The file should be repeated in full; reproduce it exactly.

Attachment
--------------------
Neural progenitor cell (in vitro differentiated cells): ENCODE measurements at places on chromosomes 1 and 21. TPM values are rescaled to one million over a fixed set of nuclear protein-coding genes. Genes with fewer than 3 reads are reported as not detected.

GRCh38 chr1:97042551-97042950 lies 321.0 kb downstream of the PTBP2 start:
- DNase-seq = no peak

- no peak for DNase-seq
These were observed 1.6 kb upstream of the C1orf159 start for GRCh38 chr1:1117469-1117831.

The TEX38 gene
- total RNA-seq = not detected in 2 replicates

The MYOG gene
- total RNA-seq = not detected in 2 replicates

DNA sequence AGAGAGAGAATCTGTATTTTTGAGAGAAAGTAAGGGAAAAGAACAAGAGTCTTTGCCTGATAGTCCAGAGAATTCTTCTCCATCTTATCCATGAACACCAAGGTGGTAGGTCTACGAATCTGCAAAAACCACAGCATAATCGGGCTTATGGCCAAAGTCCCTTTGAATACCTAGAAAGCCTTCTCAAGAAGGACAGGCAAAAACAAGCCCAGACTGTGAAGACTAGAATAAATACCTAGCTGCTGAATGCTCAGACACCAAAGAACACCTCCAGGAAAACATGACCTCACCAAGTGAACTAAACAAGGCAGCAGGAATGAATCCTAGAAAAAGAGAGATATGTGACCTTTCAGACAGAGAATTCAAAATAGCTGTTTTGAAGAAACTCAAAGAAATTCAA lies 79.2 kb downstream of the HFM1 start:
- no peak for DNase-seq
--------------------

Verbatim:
Neural progenitor cell (in vitro differentiated cells): ENCODE measurements at places on chromosomes 1 and 21. TPM values are rescaled to one million over a fixed set of nuclear protein-coding genes. Genes with fewer than 3 reads are reported as not detected.

GRCh38 chr1:97042551-97042950 lies 321.0 kb downstream of the PTBP2 start:
- DNase-seq = no peak

- no peak for DNase-seq
These were observed 1.6 kb upstream of the C1orf159 start for GRCh38 chr1:1117469-1117831.

The TEX38 gene
- total RNA-seq = not detected in 2 replicates

The MYOG gene
- total RNA-seq = not detected in 2 replicates

DNA sequence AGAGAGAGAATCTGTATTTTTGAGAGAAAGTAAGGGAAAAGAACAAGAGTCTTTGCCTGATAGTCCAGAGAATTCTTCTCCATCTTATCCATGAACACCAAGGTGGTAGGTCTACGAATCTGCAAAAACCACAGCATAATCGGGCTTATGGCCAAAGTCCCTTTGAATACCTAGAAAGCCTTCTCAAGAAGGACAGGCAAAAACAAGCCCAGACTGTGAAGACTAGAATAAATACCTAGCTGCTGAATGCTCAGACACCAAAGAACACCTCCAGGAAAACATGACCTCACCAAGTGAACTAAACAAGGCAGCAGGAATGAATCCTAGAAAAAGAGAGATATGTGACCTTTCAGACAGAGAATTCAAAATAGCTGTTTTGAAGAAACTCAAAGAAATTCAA lies 79.2 kb downstream of the HFM1 start:
- no peak for DNase-seq